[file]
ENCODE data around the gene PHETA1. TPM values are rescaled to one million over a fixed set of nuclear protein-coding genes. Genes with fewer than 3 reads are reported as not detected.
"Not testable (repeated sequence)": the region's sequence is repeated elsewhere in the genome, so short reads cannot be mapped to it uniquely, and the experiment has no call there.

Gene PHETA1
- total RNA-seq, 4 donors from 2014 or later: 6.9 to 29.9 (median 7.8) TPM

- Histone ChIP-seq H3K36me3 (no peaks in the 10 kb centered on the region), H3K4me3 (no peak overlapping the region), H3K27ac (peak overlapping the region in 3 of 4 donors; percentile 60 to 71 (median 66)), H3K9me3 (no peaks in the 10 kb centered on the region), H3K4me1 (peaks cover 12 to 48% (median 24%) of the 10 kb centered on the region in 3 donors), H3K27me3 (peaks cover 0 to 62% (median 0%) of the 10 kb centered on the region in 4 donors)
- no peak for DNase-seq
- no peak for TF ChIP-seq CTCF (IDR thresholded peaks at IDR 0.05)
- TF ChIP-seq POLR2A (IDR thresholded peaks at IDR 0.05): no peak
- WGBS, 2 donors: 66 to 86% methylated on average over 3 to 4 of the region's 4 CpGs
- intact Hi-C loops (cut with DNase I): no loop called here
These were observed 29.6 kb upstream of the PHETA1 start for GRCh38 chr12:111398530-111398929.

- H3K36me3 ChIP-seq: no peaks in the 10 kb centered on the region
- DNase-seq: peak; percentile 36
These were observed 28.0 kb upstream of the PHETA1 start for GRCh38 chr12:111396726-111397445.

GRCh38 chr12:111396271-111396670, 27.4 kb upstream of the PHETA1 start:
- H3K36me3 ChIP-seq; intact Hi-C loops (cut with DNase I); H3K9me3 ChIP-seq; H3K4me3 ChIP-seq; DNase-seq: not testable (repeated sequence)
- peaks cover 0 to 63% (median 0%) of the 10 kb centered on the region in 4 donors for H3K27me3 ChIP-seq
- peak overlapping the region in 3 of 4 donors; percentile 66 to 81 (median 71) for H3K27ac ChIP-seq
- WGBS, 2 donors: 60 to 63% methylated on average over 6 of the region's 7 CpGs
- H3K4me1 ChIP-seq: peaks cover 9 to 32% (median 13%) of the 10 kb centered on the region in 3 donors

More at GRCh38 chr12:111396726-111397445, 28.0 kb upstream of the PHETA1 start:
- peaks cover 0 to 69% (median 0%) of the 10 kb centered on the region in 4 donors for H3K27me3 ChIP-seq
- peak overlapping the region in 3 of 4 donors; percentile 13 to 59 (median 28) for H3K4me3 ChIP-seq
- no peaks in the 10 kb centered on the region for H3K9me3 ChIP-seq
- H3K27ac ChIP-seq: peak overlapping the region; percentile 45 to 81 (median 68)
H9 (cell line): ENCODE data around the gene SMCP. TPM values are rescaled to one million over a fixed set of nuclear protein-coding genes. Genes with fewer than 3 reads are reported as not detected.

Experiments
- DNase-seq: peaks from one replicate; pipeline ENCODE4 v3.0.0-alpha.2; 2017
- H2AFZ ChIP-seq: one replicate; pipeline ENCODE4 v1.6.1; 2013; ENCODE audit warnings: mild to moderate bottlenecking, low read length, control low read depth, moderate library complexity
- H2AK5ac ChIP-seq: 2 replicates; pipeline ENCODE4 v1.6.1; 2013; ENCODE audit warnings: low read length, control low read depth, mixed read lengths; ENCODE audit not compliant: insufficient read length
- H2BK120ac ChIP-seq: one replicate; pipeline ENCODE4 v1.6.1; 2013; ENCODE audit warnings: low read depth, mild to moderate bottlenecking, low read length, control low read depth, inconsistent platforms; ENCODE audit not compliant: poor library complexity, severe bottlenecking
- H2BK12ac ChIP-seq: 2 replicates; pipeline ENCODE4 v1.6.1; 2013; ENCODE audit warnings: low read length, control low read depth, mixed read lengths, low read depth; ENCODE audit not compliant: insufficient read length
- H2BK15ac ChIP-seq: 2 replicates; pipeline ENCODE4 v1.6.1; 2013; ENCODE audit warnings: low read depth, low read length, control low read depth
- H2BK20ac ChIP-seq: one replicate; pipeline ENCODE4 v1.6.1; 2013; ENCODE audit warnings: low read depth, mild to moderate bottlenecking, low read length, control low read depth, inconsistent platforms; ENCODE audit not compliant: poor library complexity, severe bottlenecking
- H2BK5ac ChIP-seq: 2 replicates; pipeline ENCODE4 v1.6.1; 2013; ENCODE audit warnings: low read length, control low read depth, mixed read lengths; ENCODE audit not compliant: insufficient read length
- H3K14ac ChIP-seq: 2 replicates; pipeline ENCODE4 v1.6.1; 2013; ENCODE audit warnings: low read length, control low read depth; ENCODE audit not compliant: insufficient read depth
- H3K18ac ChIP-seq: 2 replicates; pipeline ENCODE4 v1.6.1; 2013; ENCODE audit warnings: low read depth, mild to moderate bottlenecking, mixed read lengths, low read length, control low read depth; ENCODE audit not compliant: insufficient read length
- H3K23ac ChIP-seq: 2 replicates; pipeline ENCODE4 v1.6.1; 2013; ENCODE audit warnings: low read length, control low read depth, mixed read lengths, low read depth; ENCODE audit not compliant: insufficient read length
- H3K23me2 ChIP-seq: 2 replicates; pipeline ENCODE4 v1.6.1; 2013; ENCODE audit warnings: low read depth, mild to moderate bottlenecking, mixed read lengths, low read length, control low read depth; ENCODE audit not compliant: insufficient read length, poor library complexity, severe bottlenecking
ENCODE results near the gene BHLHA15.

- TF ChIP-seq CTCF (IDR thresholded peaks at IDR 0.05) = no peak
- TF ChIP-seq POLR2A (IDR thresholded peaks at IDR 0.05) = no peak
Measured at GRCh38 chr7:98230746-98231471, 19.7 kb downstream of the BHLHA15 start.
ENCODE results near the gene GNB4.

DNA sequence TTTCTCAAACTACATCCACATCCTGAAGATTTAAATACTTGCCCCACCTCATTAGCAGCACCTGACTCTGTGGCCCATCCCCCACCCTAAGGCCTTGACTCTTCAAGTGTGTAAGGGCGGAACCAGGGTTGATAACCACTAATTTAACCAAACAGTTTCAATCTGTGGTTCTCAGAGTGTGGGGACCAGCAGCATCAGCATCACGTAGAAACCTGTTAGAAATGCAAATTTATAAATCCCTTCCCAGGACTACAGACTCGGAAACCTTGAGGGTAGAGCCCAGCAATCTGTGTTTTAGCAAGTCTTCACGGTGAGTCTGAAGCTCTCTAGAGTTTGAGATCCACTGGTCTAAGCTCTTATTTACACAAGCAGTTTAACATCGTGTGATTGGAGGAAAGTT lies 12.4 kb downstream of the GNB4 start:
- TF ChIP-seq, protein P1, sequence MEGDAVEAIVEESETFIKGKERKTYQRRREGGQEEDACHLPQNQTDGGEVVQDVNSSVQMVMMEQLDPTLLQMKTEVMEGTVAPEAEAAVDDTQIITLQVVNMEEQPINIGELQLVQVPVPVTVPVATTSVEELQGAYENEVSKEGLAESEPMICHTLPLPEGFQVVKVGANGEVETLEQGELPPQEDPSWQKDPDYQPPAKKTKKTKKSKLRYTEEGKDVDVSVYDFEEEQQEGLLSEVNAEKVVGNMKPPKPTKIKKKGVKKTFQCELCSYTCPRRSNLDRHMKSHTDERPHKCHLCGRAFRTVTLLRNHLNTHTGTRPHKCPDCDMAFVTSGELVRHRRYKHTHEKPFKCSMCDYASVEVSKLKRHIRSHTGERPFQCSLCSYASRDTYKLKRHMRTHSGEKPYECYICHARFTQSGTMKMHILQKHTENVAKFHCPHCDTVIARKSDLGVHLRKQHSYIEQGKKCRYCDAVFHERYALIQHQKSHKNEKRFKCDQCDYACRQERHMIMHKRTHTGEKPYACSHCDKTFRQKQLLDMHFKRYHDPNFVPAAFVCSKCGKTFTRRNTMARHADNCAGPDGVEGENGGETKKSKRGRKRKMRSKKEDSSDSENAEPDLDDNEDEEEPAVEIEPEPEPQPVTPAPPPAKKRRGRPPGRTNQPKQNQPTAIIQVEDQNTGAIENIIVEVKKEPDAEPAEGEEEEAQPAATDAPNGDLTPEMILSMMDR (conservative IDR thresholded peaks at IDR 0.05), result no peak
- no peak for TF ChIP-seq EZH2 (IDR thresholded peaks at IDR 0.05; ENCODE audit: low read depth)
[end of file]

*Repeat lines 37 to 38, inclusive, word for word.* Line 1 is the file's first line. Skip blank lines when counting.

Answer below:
- H3K18ac ChIP-seq: 2 replicates; pipeline ENCODE4 v1.6.1; 2013; ENCODE audit warnings: low read depth, mild to moderate bottlenecking, mixed read lengths, low read length, control low read depth; ENCODE audit not compliant: insufficient read length
- H3K23ac ChIP-seq: 2 replicates; pipeline ENCODE4 v1.6.1; 2013; ENCODE audit warnings: low read length, control low read depth, mixed read lengths, low read depth; ENCODE audit not compliant: insufficient read length